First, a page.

You'll notice that Daisy and Dixie have chosen the months of JANUARY and FEBRUARY to begin their first molt. Seriously? The middle of winter?! Silly hens. I want you to notice their combs. We are well into our first winter, and not a patch of black from frostbite. Wanna know what I did to prevent frostbite?
Here's another look:
Don't fret about the white tips. That is there depending on whether they have laid an egg yet for the day or not. Sometimes they are fully red, and others they have the white tips. It's an egg thing. So my key to frostbite free hens in the cold temperatures of winter is this:
The culprit of frostbite in chickens is not cold. The culprit of frostbite, is humidity. If your coop is well ventilated (and cleaned), the humidity level is very low and thus the risk for frostbite is gone. Those who use the deep litter method create a very moist environment thus increasing the incidents of frostbite. I rarely use a heat lamp (Buff Orpington's are super winter hardy), but lately since my 2 silly girls are molting, I have added the extra heat for them. You'll also notice that I don't have food or water in the coop. I keep that in the run so they are are encouraged to spend their winter days outside. My girls LOVE to be outside. They only go in the coop to lay an egg and to go to sleep. Sometimes, they don't even go in to sleep! I'll come outside to close the pop door only to find them sleeping on the roosts in the run! I of course carry each sleepy girl into the coop on those occasions. So all told, it takes me a total of 7 minutes per week to clean my coop each and every day, and only 5 minutes per week for the run. It's gotta beat the job it must be to clean a coop once or twice a year!! My girls are worth it though.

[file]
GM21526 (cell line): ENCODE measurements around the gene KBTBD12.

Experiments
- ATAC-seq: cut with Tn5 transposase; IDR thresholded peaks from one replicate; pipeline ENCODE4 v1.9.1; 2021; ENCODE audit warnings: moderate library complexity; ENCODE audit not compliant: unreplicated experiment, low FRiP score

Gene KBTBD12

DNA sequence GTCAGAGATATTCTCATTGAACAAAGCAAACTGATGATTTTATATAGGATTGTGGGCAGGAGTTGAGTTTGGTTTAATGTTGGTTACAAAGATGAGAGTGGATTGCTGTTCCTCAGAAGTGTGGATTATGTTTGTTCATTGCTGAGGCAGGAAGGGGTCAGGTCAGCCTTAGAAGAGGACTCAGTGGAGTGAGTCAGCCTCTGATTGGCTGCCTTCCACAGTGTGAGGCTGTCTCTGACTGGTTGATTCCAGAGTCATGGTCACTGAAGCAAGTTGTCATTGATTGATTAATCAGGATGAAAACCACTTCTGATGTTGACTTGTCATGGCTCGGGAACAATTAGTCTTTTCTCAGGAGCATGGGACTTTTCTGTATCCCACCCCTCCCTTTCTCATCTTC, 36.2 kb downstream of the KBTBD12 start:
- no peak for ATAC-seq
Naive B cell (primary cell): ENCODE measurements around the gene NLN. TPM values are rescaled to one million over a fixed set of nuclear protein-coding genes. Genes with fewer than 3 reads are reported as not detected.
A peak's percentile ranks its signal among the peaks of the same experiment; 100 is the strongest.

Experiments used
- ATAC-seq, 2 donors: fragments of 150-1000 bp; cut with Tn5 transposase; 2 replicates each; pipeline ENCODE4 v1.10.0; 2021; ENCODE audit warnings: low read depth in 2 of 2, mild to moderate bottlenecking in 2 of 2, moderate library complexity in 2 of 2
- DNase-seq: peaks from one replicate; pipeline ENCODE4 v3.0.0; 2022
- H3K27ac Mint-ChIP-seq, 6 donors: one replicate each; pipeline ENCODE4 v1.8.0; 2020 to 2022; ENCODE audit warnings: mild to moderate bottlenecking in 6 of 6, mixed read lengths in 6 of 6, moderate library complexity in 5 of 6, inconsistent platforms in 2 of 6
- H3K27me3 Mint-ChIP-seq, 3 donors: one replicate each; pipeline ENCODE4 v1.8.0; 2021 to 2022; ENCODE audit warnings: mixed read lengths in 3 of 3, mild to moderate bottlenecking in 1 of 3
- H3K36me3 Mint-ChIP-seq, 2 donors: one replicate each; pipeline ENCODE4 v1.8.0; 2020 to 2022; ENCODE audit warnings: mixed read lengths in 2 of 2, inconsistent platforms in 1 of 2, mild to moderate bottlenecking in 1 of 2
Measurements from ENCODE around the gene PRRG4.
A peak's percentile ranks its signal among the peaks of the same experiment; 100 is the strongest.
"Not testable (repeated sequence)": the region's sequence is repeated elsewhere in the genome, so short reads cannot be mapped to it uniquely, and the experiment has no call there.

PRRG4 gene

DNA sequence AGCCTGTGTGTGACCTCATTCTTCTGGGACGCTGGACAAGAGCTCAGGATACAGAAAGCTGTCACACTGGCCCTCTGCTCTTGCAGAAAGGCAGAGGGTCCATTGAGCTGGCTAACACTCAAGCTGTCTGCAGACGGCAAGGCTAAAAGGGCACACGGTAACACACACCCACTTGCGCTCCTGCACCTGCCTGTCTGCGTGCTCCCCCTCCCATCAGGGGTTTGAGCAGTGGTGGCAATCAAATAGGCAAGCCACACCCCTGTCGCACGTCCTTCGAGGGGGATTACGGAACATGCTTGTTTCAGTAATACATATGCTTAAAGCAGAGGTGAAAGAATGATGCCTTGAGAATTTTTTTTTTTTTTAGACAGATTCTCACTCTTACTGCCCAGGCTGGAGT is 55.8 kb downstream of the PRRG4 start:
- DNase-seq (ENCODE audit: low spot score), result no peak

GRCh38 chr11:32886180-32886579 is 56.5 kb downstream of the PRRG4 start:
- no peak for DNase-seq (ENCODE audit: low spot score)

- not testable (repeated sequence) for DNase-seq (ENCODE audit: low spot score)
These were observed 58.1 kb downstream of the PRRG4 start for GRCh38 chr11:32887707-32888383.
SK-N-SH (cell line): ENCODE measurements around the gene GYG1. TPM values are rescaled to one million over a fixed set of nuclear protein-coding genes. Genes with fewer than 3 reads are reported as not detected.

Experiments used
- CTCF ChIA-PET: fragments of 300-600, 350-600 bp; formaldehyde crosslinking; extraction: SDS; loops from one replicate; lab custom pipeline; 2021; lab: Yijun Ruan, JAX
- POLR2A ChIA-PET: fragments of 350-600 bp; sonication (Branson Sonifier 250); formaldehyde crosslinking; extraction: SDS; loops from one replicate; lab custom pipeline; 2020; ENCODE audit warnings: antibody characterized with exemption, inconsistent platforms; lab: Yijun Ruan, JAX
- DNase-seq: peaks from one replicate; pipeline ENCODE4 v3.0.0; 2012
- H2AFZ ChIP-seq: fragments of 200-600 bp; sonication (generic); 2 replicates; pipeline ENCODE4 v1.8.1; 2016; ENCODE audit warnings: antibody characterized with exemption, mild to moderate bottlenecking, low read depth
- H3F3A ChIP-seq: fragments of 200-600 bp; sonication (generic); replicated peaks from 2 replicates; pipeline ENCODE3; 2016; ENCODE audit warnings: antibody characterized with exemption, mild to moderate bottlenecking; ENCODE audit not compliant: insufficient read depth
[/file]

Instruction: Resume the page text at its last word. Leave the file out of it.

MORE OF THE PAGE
I don't add any artificial light to the coop (aside from their red heat lamp on really cold nights, and during this molt), and my girls have been faithfully giving me 2 eggs per day. Today, I got 3 eggs for the first time! I am so excited. My happy hens don't care that it is cold out with shorter days. My girls are doing a great job laying.
I can't wait for spring. We are going to get 2 more Buff Orpington babies. It's my hope that I'll have a broody hen at the time we pick the babies up. Tara, Madeline and I would love to see one of our Henny Penny's be a mama. I could just slip the newly hatched babies under her, for her to raise. If not, we'll hand raise them, but we are really hoping that we will have perfect broody timing.
On a little side note, I'm home alone while daddy and girls are at the Daddy Daughter Dance.
Their hair is so pretty. It was a rush getting them ready, knocking out homework, eating dinner and snapping a FEW photos. This is the best I got of the hair.
I know it's been a long time since I've posted, but I've had a rough winter. I had a staph infection in my throat which turned into walking pneumonia which developed into kidney issues and then finally I had surgery. I'm still recovering from the surgery but hope to be feeling better in a couple more weeks. Prayers for pain relief would be greatly appreciated!